7 Genius Beauty Tricks We Learned Backstage at New York Fashion Week

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Yesterday, Sephora invited us backstage before the Dennis Basso show at New York’s Fall/Winter Fashion Week, where makeup artist Kabuki was working his magic on all of the models preparing to walk the runway (yes, he just has the one name—that’s how you know he’s good). The look—matte skin, slightly winged eyeliner, a nude lip, and dewy pink cheeks—was “glamorous without being ostentatious,” says Kabuki. “It’s more of a modern aesthetic, what someone would actually wear.” He let us in on a few of the best beauty tricks he’s picked up over the years.

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Trick Out Your Lashes

False eyelashes don’t have to look fake: Kabuki used mascara on the models’ real lashes, then added a few small sections of natural-looking falsies, and finally gave the girls one last coat of volumizing mascara. That way it looked like the models just had super-long lashes—and not like they’d added a ton of product to them.

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Go Easy on the Foundation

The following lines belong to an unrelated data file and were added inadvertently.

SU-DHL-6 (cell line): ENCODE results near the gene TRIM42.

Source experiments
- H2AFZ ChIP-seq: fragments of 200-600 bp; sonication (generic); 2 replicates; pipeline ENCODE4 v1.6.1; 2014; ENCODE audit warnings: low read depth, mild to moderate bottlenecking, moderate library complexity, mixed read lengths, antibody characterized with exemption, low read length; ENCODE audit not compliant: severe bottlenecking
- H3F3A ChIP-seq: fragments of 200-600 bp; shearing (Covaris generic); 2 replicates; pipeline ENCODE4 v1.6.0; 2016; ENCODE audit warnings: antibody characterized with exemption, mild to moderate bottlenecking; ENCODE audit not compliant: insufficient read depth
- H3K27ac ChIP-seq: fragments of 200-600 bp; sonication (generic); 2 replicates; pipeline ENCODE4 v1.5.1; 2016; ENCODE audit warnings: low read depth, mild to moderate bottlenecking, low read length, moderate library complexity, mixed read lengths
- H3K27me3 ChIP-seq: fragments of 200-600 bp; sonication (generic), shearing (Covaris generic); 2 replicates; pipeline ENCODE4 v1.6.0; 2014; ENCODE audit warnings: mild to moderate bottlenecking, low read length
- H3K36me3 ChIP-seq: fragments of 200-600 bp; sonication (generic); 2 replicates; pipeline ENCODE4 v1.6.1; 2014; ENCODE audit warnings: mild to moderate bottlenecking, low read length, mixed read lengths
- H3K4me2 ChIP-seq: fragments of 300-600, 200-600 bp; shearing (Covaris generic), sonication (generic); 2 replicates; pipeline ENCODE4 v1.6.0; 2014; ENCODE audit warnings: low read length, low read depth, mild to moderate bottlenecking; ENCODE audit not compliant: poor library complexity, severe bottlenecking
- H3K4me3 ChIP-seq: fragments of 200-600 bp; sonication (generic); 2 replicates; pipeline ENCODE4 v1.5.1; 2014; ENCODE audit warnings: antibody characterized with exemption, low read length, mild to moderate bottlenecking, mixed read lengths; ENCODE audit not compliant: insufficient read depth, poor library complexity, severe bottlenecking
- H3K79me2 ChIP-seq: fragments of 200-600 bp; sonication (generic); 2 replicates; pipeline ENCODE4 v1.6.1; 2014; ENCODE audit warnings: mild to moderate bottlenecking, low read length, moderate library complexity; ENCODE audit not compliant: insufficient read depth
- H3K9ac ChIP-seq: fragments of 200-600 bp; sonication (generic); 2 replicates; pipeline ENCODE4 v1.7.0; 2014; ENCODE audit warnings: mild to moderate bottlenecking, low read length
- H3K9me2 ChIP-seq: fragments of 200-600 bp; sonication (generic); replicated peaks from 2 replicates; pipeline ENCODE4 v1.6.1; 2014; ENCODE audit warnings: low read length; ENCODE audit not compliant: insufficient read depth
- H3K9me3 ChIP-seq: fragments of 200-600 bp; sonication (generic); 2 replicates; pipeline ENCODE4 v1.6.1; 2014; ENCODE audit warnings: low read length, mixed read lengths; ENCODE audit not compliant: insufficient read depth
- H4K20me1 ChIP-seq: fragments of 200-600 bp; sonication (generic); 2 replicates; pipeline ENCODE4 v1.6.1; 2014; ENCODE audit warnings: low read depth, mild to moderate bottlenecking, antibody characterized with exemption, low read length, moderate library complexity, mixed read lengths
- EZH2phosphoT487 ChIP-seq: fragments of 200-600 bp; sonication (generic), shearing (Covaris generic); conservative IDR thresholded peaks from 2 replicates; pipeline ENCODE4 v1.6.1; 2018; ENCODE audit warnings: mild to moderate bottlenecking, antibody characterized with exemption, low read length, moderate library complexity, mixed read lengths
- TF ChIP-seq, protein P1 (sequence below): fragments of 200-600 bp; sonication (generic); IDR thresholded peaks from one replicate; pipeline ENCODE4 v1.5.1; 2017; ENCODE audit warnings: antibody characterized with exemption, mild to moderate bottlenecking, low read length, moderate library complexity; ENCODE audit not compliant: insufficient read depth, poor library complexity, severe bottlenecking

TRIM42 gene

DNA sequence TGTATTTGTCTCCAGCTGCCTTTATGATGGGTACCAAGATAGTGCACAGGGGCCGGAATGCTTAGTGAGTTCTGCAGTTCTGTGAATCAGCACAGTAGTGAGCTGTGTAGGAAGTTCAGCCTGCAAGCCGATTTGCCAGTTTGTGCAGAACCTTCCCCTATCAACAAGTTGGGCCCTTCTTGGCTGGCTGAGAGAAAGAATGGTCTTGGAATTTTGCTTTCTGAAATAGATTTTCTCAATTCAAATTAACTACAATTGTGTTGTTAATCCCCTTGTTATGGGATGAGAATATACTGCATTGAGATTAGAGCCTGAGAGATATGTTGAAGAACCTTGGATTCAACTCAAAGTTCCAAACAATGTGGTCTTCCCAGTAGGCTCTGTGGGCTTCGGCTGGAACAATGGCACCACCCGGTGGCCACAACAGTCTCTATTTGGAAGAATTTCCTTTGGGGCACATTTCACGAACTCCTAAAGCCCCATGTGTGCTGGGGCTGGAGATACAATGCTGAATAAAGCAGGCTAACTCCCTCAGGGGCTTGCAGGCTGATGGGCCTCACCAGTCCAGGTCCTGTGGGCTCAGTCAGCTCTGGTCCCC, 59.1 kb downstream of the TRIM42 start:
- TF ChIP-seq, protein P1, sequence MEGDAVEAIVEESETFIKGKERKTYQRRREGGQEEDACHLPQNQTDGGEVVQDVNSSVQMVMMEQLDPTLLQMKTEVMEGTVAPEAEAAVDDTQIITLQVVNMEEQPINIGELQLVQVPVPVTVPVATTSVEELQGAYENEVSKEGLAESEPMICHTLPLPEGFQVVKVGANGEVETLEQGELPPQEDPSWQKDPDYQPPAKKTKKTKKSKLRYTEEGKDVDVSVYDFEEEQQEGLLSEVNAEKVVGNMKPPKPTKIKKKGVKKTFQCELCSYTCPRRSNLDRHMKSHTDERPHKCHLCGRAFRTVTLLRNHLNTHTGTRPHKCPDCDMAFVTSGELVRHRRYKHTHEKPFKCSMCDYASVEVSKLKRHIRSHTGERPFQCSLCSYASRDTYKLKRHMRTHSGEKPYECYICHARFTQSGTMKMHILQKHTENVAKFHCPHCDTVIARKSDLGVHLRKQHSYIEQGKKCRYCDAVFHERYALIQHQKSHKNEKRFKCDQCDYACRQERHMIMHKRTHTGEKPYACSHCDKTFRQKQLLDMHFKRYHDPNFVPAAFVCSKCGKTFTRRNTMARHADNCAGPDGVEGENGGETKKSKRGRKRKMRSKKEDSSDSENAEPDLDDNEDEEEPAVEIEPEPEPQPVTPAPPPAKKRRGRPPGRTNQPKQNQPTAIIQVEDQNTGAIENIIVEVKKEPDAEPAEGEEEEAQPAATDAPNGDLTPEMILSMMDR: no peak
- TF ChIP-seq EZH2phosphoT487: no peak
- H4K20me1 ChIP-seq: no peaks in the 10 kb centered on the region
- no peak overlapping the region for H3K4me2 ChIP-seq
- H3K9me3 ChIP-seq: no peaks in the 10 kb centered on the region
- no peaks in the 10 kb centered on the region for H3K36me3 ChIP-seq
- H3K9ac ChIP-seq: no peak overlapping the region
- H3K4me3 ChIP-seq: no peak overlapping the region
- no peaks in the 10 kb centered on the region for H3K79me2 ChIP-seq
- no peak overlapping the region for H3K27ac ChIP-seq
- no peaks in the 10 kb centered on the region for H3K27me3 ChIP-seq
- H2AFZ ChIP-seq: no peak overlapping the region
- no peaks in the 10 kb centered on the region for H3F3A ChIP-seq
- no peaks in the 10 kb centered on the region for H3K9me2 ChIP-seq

The reasoning here is simple: The less foundation you use, the less oily your skin will look.

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Don’t Use One Foundation on Your Entire Face

Kabuki recommends using a matte formula on most areas and then using a creamier, dewy formula on your bone structure and any other areas you want to highlight. This will help make your skin look more luminous.

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Create the Perfect Wing Tip By Using Two Eyeliners

Kabuki gave all of the models a slight wing tip by using an eyeliner pen and a matte black cream formula: Since the pens can get product buildup on them easily, he uses them to create the precise tip, then lines the rest of the eye with the cream liner.

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Use Your Fingers to Make Skin Look Extra Glowy

Apply a dewy product with your fingers to get the perfect texture. Kabuki actually took the lipstick the models were wearing—it had a nice shine—and patted it onto their cheeks for the perfect finish. 

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Don’t Use Makeup to Camouflage Slick Spots

If you notice your skin getting shiny, grab an oil-blotting sheet—it’ll be way more effective than piling on more foundation and powder.

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Multi-Task with Your Products

Just as Kabuki used lipstick on models’ cheeks, he also used a pink cheek color on their lips and even under models’ eyes to give them a naturally flushed—and more cohesive—look.

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